Building cities of man

Urban architecture is just one of the joys of city life

August 15, 2010|By Dennis Hockman, Chesapeake Home

If money were no object, I'd have houses all over the country — in all different environments. A contemporary modular house in California's Napa Valley with a really great sculpture garden. An off-the-grid ranch powered by windmills and solar panels in the foothills of Montana's Bitterroot Range. A houseboat docked in Seattle with view of Mt. Rainier.

But since money certainly is an object and one of those lottery tickets my wife keeps buying would have to win before my second-home dream becomes reality, I'll be sticking with my house right here in Baltimore.

An inveterate city dweller, I prefer to focus on the benefits of city life, the potential. Of course, the daily news is peppered with the negative aspects. Whether or not we agree on the merits of city living, we can't ignore that urbanites make up the vast majority of the U.S. population. Studies indicate that more than 82 percent of Americans live in urban environments; economic, ecological and cultural trajectories predict that percentage will jump 5 points within 20 years.

And because our population is composed overwhelmingly of people living in cities and their number is only expected to grow, ChesapeakeHome Magazine dedicates one issue a year to city living — to exploring often smaller, often more contemporary residences, as well as the lifestyles and decorating challenges associated with them.

But while economists, politicians, academics, ecologists, architects, developers and others all acknowledge the crucial role cities will play as the population increases and natural resources decline, for me one of the real joys of city living comes from architecture.

When I think about the cities I love, the images I recall are often of buildings. New York's fabled brownstones. San Francisco's ornamented Victorians. Miami's brightly hued art deco masterpieces.

Even a basic knowledge of architectural history lets you visit a new place and understand some of its history. The age and style of houses point to eras during which cities, regions or the nation thrived.

For example, Baltimore saw its heyday sometime around the turn of the last century, and the Mount Vernon neighborhood is home to some of the most beautiful and well-preserved 19th-century architecture anywhere.

Neighborhoods like Mount Vernon offer people an opportunity to be part of history, to reclaim the grandeur of a townhouse once owned by a prominent industrialist. Other neighborhoods present similar opportunities: evening strolls down streets where new immigrants once walked on their way to inventing what today we call the American Dream; a view of the Inner Harbor, near where our national anthem came to life.

Like Baltimore, many cities were also once home to thriving industries. As American industrial centers dispersed to the suburbs, rural areas and overseas, left behind were really great buildings poised for renovation, empty lots where factories once stood — prime locations ready for the next contemporary loft.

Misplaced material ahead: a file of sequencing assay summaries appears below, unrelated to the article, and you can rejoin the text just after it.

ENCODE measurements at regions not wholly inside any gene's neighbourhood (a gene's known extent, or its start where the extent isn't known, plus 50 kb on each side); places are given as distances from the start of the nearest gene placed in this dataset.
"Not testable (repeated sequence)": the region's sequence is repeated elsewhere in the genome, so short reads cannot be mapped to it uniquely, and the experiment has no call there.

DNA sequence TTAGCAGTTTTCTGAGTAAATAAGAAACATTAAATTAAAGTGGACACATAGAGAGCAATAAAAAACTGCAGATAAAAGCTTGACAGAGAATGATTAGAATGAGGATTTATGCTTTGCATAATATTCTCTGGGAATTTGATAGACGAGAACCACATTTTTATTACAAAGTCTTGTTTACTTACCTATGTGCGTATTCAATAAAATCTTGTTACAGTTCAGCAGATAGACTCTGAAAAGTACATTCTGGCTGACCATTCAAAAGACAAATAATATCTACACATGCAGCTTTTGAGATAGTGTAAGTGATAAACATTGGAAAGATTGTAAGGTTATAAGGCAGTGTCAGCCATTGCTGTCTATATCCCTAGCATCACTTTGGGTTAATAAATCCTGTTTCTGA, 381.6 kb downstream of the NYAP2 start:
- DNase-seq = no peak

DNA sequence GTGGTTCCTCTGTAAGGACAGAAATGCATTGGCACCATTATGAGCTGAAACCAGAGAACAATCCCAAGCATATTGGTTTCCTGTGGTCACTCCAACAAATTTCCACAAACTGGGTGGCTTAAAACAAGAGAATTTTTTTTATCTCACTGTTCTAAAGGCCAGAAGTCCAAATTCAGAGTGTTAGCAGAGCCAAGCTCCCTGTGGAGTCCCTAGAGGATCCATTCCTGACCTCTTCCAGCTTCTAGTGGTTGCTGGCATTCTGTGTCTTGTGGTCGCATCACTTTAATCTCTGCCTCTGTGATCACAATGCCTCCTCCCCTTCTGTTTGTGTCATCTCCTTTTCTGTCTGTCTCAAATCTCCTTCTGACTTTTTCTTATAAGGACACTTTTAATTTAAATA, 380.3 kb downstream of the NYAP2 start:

In ChesapeakeHome's most recent focus on city living, we explore two projects that stylistically bear little in common. One is a new condo in the Inner Harbor, the other a renovated Arts and Crafts/Craftsman-style house on the Virginia side of the Potomac with a view of the Washington Monument.

Located in the Ritz-Carlton Residences, a condo designed by Rita St. Clair Associates' Brian Thim juxtaposes rock 'n' roll memorabilia and iconography with Asian vibes to create a space that is at once fun and energetic, effortless, serene and cool. Favorite details of the interior include the woven copper treatment on the built-ins and fireplace surround and the teak entry ceiling and custom cabinetry.

Fundamental to the overall atmosphere, though, is the space outside this condo — a large terrace off the living room with panoramic views of Baltimore and the Inner Harbor. Keeping in tune with the cool, Zenlike tone set by Thim, Turner Landscape created a tranquil space incorporating the basic elements of a Japanese garden — stone, water and plants.

Like the Ritz condo, the second project captures a spectacular view. A Dutch Colonial house located in Clarendon, Va., offers an urban vista from its added "eagle's nest" third floor. Conceived by custom builder and renovation specialist BOWA and its clients, Joe and Jill Presta, as a nautically inspired octagonal tower designed for plotting out boat trips, the eagle's nest defines the renovation of this home. The Prestas, in love with the charm of their 1920s home, couldn't imagine moving, so instead they added on and renovated. Both the homeowners and builder took great care to match such new and old elements as windows, doors and molding profiles, imbuing the renovations and added spaces with the details and quality of an era gone by.

On the surface, these two projects share little more than great views and urban location. Of course, the conveniences of being close to work, restaurants, culture and professional sports that often draw people to urban environments supply a common thread.

But it's the differences that weave such an interesting fabric. Because cities develop and grow over the course of decades, if not centuries, urban architecture can range from the earliest Colonial structures and grand residences of the Industrial Era to the more avant-garde contemporaries that punctuate today's up-and-coming neighborhoods. Stone, brick, wood, steel, concrete and glass stand as a testament to who we are right now, and also to who we've been.

Dennis Hockman is editor of ChesapeakeHome magazine. He can be reached at Subscribe to ChesapeakeHome by visiting the Marketplace Section of the

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